What Is Spatial Computing And Is It More Than Just A Trend?

In a recent report by VentureBeat, Deloitte challenges the idea that spatial computing is just a passing trend, despite lackluster responses to recent wearable technologies like the Apple Vision Pro. While reviews have been mixed, Deloitte argues that spatial computing, which merges physical and digital worlds, will be the future of interaction.

According to Deloitte’s chief futurist, Mike Bechtel, spatial computing aims to enhance reality rather than escape it, enriching lived experiences by overlaying digital elements. Despite current hardware limitations, Deloitte sees a promising future for spatial computing.

Spatial computing has potential to transform productivity by blending digital elements into our physical environment. With products already integrating this technology, daily tasks are becoming more intuitive, hinting at a future where technology enhances our lives in futuristic ways.


What Is Spatial Computing?


Spatial computing is the concept of integrating digital elements into physical environments to improve interactions and actions that involve people, machines, objects, and surroundings. The term was first used in 2003 by MIT Media Lab alumni Simon Greenwold and has since become a practical technology thanks to advancements in artificial intelligence, computer vision, camera sensors, IoT, and augmented reality.

This technology has the potential to revolutionise industrial operations, especially for frontline workers in factories, worksites, and warehouses. It does this by providing enhanced dimensional context for enterprise actions and interactions through digital augmentation.


How Does Spatial Computing Work?


Spatial computing works differently from traditional computing, which operates in two dimensions. It combines 3D-contextualised information, data, and logic to merge the digital and physical worlds more accurately. This is achieved using various data sources like IoT sensors, sophisticated analytics, and 3D models.

The data is contextualised for a three-dimensional world using computer vision, volumetric cameras, and other technologies. This integration enables virtual and physical environments to seamlessly interact, allowing digital objects to coexist and interact with the real world. This integration has many applications, including real-time collaboration, improved training, enhanced customer service, increased productivity, cost reduction, and sustainability improvements.



5 Spacial Computing Devices Making People’s Lives Easier


Spatial computing promises to redefine how we engage with our surroundings, and several tech devices are already leveraging this technology to streamline daily tasks. Here, we explore three products and two concepts of spatial computing:


1. AR Glasses: With AR glasses, you can receive real-time directions overlaid on your view as you navigate or instantly translate languages by seeing text appearing above speakers’ words. AR glasses merge digital information with the real world, enhancing activities like navigation and communication.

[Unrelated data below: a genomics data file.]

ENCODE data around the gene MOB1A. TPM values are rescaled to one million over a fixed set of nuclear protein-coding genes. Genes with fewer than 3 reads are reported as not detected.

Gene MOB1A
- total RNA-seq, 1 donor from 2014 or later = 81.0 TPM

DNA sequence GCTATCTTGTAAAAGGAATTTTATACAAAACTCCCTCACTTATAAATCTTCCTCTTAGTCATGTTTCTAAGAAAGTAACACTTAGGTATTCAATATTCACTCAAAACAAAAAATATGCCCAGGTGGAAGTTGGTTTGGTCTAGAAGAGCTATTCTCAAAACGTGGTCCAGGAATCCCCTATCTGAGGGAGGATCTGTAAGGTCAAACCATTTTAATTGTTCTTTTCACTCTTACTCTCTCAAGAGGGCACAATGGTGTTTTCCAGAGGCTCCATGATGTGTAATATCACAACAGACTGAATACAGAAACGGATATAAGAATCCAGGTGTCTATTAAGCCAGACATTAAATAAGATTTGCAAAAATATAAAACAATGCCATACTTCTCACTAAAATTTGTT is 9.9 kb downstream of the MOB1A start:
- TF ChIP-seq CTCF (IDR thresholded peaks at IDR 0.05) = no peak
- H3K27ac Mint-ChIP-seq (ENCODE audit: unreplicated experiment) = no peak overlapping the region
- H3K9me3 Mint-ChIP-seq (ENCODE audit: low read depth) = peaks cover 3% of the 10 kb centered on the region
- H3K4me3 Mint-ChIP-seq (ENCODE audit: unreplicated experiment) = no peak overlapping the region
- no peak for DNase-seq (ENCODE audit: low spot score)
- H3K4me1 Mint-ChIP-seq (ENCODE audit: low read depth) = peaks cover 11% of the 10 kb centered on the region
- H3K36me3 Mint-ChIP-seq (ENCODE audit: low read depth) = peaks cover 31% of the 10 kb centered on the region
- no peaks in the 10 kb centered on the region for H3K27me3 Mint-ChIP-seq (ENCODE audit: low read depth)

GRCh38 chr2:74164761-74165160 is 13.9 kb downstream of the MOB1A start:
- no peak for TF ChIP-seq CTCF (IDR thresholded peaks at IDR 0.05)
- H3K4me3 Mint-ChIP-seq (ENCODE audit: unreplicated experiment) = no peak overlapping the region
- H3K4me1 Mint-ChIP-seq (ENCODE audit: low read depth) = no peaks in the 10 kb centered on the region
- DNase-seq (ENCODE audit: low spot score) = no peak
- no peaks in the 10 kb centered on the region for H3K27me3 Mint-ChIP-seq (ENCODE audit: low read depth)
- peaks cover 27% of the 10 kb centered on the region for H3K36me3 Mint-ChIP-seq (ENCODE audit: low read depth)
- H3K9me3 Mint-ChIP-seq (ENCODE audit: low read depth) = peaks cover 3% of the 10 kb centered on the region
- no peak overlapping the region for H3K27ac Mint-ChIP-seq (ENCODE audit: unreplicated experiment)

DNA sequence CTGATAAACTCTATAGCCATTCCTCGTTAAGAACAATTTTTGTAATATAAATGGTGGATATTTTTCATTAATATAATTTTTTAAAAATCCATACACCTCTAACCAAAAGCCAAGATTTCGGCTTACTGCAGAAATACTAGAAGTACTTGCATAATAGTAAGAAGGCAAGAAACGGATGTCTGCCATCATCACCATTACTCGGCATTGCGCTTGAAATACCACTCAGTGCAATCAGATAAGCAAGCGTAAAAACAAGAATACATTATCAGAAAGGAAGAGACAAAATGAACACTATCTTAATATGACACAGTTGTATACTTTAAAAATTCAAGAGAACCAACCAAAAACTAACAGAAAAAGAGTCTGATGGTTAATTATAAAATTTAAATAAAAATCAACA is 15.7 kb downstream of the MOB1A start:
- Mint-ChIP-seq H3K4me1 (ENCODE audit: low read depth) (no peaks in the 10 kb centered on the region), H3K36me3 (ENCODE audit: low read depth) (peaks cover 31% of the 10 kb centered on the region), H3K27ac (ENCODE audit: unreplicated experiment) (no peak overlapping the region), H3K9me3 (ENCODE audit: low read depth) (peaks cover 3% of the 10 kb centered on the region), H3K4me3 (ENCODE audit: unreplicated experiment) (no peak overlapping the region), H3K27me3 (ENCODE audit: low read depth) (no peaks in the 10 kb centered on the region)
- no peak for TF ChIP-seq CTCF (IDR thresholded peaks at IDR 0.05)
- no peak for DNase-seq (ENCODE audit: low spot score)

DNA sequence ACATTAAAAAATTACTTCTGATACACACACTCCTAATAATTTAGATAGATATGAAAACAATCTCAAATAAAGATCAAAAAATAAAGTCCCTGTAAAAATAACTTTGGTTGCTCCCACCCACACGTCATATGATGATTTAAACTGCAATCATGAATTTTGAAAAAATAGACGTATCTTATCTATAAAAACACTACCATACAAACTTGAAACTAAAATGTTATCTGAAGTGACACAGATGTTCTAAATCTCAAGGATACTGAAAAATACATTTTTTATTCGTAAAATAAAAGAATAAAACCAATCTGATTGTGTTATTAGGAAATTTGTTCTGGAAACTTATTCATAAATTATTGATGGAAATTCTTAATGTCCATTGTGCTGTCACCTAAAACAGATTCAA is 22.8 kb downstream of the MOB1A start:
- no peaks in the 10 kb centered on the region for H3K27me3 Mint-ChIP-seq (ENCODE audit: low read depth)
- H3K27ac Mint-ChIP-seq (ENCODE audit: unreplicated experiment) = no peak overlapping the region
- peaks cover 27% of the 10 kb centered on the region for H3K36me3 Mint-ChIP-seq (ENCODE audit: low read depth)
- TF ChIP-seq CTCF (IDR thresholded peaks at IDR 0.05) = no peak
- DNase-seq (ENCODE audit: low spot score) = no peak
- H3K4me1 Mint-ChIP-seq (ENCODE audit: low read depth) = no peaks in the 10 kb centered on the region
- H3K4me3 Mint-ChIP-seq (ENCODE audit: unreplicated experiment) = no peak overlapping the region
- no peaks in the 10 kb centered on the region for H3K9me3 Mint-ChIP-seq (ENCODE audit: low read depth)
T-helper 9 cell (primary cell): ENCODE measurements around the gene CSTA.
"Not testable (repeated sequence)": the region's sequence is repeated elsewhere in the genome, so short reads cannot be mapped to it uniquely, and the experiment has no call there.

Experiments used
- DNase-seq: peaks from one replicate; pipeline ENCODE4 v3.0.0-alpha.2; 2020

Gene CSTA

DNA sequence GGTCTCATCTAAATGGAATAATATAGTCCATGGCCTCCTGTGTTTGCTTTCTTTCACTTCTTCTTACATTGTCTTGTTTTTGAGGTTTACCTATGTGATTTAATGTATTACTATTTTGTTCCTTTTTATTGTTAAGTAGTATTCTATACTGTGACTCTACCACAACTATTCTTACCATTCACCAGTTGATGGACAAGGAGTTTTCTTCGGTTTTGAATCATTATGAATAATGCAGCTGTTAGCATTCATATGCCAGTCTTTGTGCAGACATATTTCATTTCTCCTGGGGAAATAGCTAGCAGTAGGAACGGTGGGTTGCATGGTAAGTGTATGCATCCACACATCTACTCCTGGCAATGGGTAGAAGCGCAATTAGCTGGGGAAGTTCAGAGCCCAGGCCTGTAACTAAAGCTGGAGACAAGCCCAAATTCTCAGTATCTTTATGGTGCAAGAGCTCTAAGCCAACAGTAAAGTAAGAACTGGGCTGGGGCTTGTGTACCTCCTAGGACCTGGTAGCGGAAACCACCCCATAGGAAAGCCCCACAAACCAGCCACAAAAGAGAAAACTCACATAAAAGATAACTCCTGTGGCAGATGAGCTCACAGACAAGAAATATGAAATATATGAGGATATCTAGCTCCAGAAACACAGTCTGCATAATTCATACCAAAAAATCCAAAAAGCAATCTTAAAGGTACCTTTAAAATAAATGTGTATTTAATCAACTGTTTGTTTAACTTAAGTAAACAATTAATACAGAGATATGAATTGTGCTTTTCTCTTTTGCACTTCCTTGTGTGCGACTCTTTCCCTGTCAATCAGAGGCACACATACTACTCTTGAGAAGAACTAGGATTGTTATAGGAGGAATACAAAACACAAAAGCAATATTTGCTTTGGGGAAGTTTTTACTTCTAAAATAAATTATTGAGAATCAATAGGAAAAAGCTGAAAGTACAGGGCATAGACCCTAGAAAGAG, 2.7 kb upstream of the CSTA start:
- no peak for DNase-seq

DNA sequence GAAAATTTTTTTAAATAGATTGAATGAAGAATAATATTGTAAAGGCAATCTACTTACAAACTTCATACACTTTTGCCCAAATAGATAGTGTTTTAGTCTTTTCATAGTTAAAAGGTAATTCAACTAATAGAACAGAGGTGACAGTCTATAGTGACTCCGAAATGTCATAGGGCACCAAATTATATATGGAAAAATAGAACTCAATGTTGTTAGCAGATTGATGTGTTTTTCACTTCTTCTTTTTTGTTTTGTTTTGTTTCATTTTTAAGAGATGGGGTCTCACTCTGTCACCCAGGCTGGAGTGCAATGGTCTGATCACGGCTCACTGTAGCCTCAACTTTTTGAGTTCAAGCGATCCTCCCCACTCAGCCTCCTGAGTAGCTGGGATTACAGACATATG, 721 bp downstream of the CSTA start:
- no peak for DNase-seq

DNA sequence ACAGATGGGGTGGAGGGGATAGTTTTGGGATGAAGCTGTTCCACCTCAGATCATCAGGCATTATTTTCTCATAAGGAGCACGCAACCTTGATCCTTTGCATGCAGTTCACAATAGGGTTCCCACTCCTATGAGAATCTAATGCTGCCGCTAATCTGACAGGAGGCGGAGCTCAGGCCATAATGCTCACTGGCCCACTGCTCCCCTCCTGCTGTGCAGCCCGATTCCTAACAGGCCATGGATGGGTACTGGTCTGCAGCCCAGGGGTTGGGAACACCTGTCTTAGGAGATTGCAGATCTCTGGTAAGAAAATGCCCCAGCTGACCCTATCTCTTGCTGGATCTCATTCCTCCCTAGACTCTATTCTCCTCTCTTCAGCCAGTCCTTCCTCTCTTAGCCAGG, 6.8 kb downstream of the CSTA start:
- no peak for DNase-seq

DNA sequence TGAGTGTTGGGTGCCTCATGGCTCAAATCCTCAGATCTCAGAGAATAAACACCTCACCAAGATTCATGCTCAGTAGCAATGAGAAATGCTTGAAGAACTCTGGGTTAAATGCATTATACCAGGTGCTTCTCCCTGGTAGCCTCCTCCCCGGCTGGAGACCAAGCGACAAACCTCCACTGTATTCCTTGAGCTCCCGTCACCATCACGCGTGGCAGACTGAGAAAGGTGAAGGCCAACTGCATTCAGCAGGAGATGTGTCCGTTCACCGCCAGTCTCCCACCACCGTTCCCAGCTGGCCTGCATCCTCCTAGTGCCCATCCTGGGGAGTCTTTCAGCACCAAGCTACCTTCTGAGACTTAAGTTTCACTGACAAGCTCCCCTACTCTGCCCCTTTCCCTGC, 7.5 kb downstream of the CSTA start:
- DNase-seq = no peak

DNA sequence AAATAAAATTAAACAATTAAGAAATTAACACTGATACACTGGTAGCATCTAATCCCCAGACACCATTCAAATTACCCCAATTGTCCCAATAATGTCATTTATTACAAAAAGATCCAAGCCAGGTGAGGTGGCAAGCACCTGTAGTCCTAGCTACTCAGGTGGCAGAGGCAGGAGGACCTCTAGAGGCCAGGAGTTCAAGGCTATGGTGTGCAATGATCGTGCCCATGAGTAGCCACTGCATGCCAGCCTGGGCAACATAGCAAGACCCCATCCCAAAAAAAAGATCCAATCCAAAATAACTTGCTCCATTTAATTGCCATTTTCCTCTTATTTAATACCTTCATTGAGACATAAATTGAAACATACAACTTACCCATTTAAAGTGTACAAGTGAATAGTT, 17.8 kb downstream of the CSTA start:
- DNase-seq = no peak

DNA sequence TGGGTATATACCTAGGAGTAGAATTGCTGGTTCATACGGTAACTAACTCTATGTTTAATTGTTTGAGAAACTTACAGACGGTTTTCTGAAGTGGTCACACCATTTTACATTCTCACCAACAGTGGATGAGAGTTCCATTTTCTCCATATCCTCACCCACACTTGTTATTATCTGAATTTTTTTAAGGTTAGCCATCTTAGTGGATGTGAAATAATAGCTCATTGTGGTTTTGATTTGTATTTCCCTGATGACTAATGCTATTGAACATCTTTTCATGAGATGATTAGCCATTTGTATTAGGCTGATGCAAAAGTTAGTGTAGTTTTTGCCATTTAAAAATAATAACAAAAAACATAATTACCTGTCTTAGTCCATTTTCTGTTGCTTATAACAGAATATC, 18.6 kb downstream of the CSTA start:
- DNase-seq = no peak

2. VR Headsets: VR offers more than just immersive entertainment. It has potential for productivity and education. You can attend virtual meetings in collaborative spaces or embark on 3D tours of historical sites ā€“ all from the comfort of your home.

3. Smart Glasses For Professionals: Tailored for specific workplaces, these glasses empower professionals with hands-free access to vital information. Mechanics can view repair instructions overlaid on machinery, while surgeons can receive real-time patient data during procedures.

4. Spatial Computing Phones (Concept): Although not yet available, future phone technology could introduce spatial computing features that enable hologram projection and interaction with real-world objects. This innovation could revolutionise gaming and design by allowing users to manipulate 3D objects directly with their phones.

5. Smart Home Devices With Spatial Awareness (Concept): Imagine a home environment that anticipates your needs ā€“ thermostats adjusting temperature based on your location, or speakers following you for seamless audio. Although still in early stages, spatial computing holds promise for creating smarter, more responsive homes.


As spatial computing continues to evolve, it’s clear that its integration into everyday life has the potential to enhance productivity and convenience. Despite initial challenges with wearable technologies, the concept of merging digital elements into our physical environment offers promising opportunities for future innovation.

With ongoing advancements and the development of new devices, spatial computing is poised to revolutionise how we interact with technology and our surroundings, paving the way for a more intuitive and efficient future.